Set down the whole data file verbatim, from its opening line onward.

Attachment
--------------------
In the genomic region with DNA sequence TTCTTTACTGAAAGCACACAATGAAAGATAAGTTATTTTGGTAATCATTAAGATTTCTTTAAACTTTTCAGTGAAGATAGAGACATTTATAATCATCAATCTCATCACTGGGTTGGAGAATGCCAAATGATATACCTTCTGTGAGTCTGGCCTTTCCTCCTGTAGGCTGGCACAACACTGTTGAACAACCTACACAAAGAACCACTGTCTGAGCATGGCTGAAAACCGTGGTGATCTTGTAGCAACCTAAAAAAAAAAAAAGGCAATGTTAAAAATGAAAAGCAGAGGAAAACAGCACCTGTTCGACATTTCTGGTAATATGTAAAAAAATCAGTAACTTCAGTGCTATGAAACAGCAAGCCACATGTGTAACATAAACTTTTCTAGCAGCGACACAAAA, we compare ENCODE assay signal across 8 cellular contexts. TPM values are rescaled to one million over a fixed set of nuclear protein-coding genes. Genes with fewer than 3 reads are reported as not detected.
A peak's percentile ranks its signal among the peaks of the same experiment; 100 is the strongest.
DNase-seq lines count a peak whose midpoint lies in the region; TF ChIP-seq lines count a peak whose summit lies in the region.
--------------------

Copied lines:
In the genomic region with DNA sequence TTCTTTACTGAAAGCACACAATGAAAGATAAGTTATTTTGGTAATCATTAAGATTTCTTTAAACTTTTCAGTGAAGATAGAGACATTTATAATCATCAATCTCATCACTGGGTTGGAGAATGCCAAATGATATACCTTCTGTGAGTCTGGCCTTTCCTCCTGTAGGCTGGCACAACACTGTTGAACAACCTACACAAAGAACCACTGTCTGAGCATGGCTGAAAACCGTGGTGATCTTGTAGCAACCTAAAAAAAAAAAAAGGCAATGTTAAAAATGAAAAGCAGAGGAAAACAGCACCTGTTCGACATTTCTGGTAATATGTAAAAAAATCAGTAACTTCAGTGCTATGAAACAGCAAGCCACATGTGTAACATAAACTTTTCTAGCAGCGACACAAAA, we compare ENCODE assay signal across 8 cellular contexts. TPM values are rescaled to one million over a fixed set of nuclear protein-coding genes. Genes with fewer than 3 reads are reported as not detected.
A peak's percentile ranks its signal among the peaks of the same experiment; 100 is the strongest.
DNase-seq lines count a peak whose midpoint lies in the region; TF ChIP-seq lines count a peak whose summit lies in the region.